Helmore and Cotterill : the formative years
Thesis DisciplineArt History
Degree GrantorUniversity of Canterbury
Degree NameMaster of Arts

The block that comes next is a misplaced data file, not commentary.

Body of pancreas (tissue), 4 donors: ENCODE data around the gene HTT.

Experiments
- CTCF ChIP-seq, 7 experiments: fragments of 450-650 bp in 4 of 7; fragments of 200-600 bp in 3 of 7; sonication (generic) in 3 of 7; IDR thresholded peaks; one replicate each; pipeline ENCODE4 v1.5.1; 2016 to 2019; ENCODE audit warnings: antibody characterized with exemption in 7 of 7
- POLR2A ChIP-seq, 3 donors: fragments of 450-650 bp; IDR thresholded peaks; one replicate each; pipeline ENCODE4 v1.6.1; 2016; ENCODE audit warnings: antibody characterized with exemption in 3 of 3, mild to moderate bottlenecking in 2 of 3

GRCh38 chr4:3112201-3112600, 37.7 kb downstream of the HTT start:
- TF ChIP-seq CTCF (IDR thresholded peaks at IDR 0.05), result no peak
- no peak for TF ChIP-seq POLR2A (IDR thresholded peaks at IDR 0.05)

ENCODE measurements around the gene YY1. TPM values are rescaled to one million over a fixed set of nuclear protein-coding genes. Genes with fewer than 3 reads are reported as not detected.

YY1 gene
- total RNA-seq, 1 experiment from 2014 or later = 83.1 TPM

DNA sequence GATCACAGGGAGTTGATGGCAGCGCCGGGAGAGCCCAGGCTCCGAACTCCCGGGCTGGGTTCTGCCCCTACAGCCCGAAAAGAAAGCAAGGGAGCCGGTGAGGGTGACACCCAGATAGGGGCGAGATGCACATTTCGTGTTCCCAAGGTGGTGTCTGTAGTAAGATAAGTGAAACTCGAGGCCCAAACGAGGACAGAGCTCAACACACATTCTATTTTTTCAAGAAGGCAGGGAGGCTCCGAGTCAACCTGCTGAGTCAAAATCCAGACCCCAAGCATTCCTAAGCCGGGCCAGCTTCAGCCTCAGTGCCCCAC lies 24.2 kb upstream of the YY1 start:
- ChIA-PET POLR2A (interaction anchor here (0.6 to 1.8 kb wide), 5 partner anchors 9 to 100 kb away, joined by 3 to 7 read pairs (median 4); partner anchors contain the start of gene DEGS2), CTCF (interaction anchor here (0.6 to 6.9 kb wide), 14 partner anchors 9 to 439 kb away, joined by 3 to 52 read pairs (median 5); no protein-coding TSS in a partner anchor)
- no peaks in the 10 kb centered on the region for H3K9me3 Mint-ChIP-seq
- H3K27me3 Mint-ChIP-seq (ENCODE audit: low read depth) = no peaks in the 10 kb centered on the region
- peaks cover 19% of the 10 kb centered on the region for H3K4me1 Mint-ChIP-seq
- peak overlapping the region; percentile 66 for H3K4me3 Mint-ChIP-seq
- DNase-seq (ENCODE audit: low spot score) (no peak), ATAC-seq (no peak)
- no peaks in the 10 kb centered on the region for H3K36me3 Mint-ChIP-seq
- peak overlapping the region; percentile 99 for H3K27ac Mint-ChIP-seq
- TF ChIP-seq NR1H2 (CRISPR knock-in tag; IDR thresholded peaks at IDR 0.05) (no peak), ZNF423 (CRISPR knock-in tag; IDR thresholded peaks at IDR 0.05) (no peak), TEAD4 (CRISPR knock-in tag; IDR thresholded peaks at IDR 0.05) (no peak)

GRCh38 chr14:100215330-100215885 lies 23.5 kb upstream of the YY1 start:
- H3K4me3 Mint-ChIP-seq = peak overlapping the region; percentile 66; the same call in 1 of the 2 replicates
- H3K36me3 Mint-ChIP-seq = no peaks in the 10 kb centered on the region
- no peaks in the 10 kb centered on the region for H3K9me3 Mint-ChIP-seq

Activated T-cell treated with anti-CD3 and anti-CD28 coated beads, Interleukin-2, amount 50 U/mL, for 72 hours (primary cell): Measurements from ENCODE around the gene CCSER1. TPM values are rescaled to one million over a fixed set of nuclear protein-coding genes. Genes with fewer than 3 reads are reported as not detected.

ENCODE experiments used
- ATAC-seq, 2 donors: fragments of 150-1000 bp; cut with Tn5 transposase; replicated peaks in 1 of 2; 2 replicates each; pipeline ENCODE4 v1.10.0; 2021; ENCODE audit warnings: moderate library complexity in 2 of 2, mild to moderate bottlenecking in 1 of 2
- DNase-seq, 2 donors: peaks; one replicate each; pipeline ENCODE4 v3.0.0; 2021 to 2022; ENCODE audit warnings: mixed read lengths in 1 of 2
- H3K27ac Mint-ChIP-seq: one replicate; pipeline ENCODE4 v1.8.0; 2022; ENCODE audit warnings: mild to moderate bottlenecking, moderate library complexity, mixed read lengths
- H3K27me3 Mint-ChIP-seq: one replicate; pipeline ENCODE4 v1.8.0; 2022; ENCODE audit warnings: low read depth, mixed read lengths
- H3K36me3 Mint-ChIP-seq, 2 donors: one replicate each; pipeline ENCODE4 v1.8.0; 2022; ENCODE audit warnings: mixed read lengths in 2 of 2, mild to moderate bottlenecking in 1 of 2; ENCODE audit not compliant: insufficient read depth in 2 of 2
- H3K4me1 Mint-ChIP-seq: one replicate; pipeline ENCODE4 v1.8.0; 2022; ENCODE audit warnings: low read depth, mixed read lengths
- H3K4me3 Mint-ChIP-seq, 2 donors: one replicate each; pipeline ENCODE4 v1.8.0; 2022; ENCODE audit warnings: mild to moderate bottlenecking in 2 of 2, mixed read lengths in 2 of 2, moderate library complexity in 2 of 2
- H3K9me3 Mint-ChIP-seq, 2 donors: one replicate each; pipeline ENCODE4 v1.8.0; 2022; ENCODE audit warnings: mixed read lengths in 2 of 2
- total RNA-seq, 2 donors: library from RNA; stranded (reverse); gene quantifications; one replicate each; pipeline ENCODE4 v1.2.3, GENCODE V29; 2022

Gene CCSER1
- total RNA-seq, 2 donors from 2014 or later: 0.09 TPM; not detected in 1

The aim of this thesis is to examine the works of the important Christchurch architectural partnership of Heathcote George Helmore (1894-1965) and Henry Guy Cotterill (1897-1981). The study begins in 1894, the year of Helmore's birth, and finishes in 1940. This period is of great significance as it provides many answers about Helmore and Cotterill's training, the nature of their partnership, their activity abroad, and their attitudes towards architectural styles. The period is also notable for the quality of work produced. Some of Helmore and Cotterill's most famous buildings were executed in the 1920s and 30s. Although they are primarily remembered as designers of stately homes who worked for a small but wealthy group of clients, they had a very liberal attitude towards questions of style. In addition to such traditional approaches as English Neo-Georgian, American Colonial Revival, and French Colonial, the two architects also incorporated Spanish Mission and the Modern Movement into their repertoire. The partners were often in the forefront of New Zealand architecture when it came to introducing new methods of building design. The thesis is divided into three chapters. The first concentrates on the architects' upbringing and discusses the close parallels in their education. A great deal of attention is devoted to their stay in England during the early 1920s as it forms an important phase of their development. Helmore's correspondence with his family in New Zealand sheds new light on his association with the famous English architect, Sir Edwin Lutyens. The second chapter centres on Helmore and Cotterill's return to New Zealand and the establishment of their practice in Christchurch during the 1920s. A prominent feature of this period is their use of American Colonial motifs. They were the first New Zealand architects to promote a form of timber building which drew heavily on eighteenth-century American domestic designs. The final chapter emphasizes the versatility of Helmore and Cotterill's approach and their ability to overcome the uncertainties of the economic depression. The architects and their buildings are placed within the broad context of New Zealand architecture. Comparisons are made between them and their contemporaries, both in New Zealand, Europe, and the United States. Helmore and Cotterill emerge as an architectural firm whose work rank among the best produced during this period in New Zealand and their approach to design is one that is characteristic of this transitional phase of twentieth-century architecture.